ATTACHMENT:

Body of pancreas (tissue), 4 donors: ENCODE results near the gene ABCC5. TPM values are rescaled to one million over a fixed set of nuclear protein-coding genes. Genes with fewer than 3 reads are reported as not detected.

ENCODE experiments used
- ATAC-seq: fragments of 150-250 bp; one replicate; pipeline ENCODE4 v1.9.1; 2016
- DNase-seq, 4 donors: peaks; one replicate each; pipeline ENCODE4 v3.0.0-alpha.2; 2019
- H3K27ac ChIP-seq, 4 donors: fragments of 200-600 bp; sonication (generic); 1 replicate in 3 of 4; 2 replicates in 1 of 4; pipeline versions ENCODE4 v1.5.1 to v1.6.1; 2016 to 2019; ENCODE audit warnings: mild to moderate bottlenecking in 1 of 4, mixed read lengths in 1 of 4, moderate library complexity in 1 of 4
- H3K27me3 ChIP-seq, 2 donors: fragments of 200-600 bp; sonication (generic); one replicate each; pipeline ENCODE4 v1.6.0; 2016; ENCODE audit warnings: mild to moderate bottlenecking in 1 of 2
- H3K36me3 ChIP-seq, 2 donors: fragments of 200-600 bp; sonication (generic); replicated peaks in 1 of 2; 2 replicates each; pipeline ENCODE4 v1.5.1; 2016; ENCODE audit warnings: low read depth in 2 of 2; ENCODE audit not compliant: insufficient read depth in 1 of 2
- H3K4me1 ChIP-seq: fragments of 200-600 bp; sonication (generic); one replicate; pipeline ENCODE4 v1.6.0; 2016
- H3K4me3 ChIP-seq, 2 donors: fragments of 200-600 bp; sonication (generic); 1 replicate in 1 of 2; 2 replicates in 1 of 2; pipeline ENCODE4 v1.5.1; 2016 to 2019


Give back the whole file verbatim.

Body of pancreas (tissue), 4 donors: ENCODE results near the gene ABCC5. TPM values are rescaled to one million over a fixed set of nuclear protein-coding genes. Genes with fewer than 3 reads are reported as not detected.

ENCODE experiments used
- ATAC-seq: fragments of 150-250 bp; one replicate; pipeline ENCODE4 v1.9.1; 2016
- DNase-seq, 4 donors: peaks; one replicate each; pipeline ENCODE4 v3.0.0-alpha.2; 2019
- H3K27ac ChIP-seq, 4 donors: fragments of 200-600 bp; sonication (generic); 1 replicate in 3 of 4; 2 replicates in 1 of 4; pipeline versions ENCODE4 v1.5.1 to v1.6.1; 2016 to 2019; ENCODE audit warnings: mild to moderate bottlenecking in 1 of 4, mixed read lengths in 1 of 4, moderate library complexity in 1 of 4
- H3K27me3 ChIP-seq, 2 donors: fragments of 200-600 bp; sonication (generic); one replicate each; pipeline ENCODE4 v1.6.0; 2016; ENCODE audit warnings: mild to moderate bottlenecking in 1 of 2
- H3K36me3 ChIP-seq, 2 donors: fragments of 200-600 bp; sonication (generic); replicated peaks in 1 of 2; 2 replicates each; pipeline ENCODE4 v1.5.1; 2016; ENCODE audit warnings: low read depth in 2 of 2; ENCODE audit not compliant: insufficient read depth in 1 of 2
- H3K4me1 ChIP-seq: fragments of 200-600 bp; sonication (generic); one replicate; pipeline ENCODE4 v1.6.0; 2016
- H3K4me3 ChIP-seq, 2 donors: fragments of 200-600 bp; sonication (generic); 1 replicate in 1 of 2; 2 replicates in 1 of 2; pipeline ENCODE4 v1.5.1; 2016 to 2019